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August 10, 2009


Michael Drake

You'd said in an earlier post that Larry is basically applying a Gricean framework to originalist analysis. How does that cohere with the fixation thesis? For instance, it's difficult to see how the cooperative principle could extend through time to operate on the conversational exchange between framers and latter day interpreters - the latter who might be unable, or possibly disinclined, to understand the constitutional "utterance" (as it were) in the same way former were. (I'm sure this is a general interpretive point dealt with in the philosophy of language literature, but I'm not hip.)

T. Gracchus

I do not think Solum can establish the fixation thesis, at least not without adding a good deal to the theory. One aspect of the problems is the gap you have identified -- there is cooperation of the expected type given the odd nature of the utterance. I think Solum's approach is to take the Constitution as if it were the statement of one person to one other person, and just substitute in the groups. There just aren't any genuine exchanges -- Adams and the rest are dead.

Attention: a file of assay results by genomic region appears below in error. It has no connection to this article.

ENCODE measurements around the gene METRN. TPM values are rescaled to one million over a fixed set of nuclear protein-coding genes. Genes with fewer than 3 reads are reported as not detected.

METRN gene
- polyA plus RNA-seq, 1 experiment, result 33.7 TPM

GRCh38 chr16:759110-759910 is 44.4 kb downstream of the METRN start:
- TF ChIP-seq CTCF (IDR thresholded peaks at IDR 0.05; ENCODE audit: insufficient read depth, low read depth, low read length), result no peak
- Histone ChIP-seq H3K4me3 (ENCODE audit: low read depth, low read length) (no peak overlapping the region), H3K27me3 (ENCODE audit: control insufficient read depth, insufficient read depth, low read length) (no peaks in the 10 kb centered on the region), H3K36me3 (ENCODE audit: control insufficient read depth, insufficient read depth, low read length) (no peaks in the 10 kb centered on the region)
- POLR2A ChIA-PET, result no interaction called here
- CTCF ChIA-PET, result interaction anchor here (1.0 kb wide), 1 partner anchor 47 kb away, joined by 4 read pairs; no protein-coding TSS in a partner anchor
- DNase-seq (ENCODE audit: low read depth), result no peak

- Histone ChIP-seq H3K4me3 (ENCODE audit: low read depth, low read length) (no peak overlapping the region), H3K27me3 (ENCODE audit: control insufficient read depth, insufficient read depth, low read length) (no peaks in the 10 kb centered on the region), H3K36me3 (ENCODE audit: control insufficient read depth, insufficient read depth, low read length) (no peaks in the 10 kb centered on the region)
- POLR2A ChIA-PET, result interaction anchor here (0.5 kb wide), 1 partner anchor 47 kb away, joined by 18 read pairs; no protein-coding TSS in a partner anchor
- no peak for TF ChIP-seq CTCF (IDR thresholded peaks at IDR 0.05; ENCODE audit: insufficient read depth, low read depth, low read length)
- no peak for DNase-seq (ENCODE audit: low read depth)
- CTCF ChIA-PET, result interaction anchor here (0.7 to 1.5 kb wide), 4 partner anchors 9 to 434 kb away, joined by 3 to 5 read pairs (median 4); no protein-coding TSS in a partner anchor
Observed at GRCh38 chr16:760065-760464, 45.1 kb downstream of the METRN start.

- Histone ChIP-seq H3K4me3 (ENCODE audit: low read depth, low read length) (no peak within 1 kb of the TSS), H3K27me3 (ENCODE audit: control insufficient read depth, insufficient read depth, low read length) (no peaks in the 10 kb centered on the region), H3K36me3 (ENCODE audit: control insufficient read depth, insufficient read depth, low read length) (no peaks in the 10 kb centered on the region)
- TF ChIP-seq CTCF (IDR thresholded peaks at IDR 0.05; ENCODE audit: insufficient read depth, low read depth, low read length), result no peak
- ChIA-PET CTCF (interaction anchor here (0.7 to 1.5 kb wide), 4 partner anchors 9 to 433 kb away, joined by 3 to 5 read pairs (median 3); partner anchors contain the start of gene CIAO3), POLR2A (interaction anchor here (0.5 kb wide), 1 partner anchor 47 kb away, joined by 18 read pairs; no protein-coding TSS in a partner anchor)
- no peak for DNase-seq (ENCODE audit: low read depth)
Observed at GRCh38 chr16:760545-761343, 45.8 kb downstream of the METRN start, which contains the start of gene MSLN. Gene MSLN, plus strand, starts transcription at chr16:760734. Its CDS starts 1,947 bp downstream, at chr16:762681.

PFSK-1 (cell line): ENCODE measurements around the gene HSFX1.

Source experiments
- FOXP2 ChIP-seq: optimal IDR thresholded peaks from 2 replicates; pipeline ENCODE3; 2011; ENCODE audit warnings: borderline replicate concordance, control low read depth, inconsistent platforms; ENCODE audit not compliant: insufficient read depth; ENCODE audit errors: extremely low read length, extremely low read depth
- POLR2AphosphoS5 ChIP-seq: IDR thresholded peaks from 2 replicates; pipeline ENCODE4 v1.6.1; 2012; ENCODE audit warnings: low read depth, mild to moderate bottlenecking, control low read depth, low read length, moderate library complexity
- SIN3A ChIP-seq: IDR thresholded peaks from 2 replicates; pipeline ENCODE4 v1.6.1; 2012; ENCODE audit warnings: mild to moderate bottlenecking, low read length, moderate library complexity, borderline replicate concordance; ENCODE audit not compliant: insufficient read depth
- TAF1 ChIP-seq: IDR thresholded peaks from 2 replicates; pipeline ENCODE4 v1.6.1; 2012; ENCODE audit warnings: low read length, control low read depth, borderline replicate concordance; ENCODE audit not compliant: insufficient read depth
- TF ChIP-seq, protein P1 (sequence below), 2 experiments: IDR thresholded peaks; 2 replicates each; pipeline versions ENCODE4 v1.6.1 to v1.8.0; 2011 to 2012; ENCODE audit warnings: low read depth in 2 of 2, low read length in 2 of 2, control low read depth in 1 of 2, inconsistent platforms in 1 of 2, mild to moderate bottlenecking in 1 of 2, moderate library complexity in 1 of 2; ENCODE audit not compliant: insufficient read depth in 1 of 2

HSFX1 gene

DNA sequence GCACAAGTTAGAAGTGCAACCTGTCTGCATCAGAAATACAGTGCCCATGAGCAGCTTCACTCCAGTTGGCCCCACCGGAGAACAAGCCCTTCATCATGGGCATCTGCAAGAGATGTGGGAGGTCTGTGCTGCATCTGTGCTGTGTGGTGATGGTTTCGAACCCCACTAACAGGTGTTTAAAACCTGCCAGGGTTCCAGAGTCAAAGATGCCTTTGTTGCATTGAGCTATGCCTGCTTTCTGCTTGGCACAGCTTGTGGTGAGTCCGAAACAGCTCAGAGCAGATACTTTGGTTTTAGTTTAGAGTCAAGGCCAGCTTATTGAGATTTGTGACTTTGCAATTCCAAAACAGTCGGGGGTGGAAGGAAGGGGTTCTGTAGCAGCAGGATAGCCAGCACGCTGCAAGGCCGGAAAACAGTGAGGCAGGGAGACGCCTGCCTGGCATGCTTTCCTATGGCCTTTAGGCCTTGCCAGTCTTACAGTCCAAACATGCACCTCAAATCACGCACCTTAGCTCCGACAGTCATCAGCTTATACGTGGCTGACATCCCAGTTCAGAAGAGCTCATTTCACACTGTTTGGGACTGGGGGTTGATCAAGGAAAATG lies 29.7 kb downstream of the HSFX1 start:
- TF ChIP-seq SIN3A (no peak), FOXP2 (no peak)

One way to address your specific point, is to look at Solum's discussion of context. I think that encompasses the explanation of legal content, which is at the center of the cooperative activity in understanding the Constitution. But I am not sure.

I have not gone back to re-read Grice or the many updates, so there are limits to the analysis.

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